Sometimes it’s good to give a relationship a bit of a test. this time it’s me that has set myself one – how well do I know my wife? This is also a test in the maturity of blogs, or more specifically RSS. If Sue can get into it, then they are probably good for almost everyone. If she doesn’t see the point, then so will many others in the general population. I’ve used Sue as this type of benchmark before and she is great at keeping my feet firmly on the ground.
I have set her up with an aggregator built into Outlook (RSS Popper) so as not to confuse her with another application to learn, and she spends all her life sending emails about this that and the other (that took her a while, but once she caught it she was away).
But then what to point her towards to get her started. There is no point in putting this site in, because she isn’t interested in anything technical at all.
She likes Oak Grove Happenings because that’s about us.
Well what does she like, what interests her. Well she really loves stories about people so Sand in the Gears seems like a good place to go. And she likes pictures so it’s worth putting our Flickr set in there, and perhaps it’s worth putting the Lake District pool in too, because that’s where she grew up.
But then after that, umm, not sure, time for some research I think.
(Any ideas would be gratefully received, as usual).
Today is a rare day in my particular part of the world. It’s sunny and it’s warm. Lancashire is not renowned for either of these two things, though partly it’s an impression we like to give in order to keep the numbers down.
Because this weather is generally unexpected we all react to it by going a little crazy. We also feel it is necessary to fit everything into a single day that people in warmer climates know they can spread across the whole summer.
In warmer climates people have water fixed into their gardens as a permanent feature. For those of us in Lancashire spending money on such extravagance seems like a pointless activity . We have a much better more cost effective mechanism for enjoying water in the sun, we use a paddling pool. In our case a paddling pool is simply an inflatable puddle, not much bigger than the average car tyre. The great thing is that size doesn’t matter; it still manages to delight half a dozen primary school children.>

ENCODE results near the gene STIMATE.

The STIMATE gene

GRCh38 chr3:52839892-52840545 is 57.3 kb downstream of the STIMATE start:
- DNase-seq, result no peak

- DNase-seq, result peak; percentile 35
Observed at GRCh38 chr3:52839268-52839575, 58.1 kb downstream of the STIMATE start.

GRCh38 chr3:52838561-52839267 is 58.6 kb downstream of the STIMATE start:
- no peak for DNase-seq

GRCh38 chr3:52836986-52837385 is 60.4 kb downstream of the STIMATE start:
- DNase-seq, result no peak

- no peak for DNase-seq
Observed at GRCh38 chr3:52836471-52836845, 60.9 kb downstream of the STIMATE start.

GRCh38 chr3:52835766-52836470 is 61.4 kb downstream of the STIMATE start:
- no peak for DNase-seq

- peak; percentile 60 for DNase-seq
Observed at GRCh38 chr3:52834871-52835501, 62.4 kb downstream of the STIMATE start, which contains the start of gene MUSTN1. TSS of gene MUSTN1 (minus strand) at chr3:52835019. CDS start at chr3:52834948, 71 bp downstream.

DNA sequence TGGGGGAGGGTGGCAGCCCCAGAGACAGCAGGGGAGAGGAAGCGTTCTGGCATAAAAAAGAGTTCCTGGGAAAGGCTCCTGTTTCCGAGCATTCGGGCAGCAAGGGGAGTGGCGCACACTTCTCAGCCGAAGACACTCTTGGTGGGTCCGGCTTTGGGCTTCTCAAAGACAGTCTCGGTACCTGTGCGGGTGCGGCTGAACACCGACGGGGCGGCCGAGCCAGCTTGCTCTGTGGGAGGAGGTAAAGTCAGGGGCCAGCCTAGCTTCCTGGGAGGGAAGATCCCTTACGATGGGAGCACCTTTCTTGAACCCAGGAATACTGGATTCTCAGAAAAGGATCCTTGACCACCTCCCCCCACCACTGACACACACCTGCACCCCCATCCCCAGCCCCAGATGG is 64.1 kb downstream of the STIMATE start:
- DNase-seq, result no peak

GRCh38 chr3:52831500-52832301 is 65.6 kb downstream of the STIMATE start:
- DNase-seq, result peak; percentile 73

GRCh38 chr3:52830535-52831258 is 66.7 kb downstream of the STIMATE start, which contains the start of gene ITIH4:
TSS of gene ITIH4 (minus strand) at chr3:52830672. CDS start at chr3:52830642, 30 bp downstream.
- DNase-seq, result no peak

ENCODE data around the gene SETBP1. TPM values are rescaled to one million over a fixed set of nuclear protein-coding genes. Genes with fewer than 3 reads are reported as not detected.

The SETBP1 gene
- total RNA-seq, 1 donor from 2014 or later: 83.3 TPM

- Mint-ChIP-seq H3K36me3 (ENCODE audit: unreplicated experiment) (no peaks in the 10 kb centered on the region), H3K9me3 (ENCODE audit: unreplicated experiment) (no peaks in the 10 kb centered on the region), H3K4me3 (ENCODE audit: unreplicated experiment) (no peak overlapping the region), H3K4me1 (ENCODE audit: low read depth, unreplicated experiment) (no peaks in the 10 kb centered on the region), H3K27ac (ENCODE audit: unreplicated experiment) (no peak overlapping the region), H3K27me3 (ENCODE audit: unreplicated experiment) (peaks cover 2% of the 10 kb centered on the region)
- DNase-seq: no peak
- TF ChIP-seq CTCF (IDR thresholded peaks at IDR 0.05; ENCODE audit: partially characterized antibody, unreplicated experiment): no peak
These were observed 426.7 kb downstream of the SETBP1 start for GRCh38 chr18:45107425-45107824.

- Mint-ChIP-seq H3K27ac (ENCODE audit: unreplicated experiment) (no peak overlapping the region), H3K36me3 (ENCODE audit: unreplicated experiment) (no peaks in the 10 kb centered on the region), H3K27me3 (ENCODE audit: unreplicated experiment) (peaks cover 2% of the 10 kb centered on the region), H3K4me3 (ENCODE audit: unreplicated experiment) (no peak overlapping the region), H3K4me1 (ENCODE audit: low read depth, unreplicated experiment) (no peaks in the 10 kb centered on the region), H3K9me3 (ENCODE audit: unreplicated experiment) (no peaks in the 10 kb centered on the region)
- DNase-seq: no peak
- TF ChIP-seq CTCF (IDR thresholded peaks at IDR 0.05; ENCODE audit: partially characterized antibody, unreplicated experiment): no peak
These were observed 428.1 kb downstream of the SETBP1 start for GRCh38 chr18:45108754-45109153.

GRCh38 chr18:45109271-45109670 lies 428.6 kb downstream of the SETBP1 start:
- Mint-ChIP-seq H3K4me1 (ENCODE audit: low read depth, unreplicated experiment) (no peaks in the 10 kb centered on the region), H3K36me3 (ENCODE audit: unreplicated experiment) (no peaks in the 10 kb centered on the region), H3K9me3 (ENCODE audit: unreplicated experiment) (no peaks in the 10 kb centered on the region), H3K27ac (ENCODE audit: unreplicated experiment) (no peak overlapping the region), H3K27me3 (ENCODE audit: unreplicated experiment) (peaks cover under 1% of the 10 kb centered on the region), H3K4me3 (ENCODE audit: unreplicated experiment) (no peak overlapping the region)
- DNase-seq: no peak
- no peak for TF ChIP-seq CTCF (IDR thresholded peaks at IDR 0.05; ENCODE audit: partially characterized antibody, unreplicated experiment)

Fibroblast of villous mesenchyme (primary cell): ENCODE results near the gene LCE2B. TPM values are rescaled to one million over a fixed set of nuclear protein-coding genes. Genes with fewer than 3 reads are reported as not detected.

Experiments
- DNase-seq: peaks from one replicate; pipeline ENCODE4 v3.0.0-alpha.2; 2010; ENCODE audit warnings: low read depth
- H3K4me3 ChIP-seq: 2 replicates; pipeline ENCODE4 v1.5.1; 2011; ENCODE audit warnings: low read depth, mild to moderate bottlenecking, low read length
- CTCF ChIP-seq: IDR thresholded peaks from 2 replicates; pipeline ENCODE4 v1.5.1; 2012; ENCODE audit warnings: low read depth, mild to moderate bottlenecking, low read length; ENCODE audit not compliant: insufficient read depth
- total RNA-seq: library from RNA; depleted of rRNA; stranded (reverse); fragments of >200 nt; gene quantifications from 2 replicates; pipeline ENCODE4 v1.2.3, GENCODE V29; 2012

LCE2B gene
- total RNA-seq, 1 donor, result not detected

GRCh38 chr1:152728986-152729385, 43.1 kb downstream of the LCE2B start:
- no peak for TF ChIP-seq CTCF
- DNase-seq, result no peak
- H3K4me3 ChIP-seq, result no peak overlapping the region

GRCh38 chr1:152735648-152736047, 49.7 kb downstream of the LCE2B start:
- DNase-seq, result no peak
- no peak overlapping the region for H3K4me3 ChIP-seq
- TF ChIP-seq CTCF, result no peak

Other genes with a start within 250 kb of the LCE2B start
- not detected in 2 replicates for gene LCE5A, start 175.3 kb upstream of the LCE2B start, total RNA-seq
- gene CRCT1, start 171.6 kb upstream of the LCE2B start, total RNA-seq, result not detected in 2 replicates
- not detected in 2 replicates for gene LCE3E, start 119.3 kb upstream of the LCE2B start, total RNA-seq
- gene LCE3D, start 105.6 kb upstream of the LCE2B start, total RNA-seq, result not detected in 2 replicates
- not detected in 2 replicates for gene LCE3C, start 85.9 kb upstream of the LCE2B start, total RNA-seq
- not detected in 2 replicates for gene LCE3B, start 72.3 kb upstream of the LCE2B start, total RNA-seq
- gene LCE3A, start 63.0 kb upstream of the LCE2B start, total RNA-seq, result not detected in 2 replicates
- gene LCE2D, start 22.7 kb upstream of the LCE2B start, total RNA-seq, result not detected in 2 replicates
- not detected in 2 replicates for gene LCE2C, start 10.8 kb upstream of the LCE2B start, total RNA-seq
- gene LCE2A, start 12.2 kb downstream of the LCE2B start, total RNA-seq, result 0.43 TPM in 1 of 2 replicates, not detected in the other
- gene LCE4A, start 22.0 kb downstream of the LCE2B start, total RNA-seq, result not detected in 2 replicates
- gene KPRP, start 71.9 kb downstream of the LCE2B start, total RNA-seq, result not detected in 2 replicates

As a parent it is a real blessing to see your children having fun, being children. Seeing a face light up when it’s been covered by a splash of water gives a completely different perspective on the world. Hearing children revelling in doing the same thing over and over again makes us adults want to regain that type of joy.
It’s only just occurred to me how much time I spend looking to see if something is installing OK on the various machines around the house, and I know it must also be the case in smaller businesses where they don’t have a big deployment infrastructure to rely upon.
You set something running and then go off and do something else because you know it;s going to be a while. When you come back 10 minutes later you realise that the installation stopped 30 seconds after you left it.
What I would really, really like is a way of flagging the installations to send me an alert (email, SMS, etc..) whenever it wants a question answering without me needing to go and find that out.
(Just going down stairs to look at Sue’s computer because it’s installing some patches)
It’s great on Windows XP Professional devices to be able to remote control them. But on Windows XP Home and Media Centre devices that luxury isn’t available.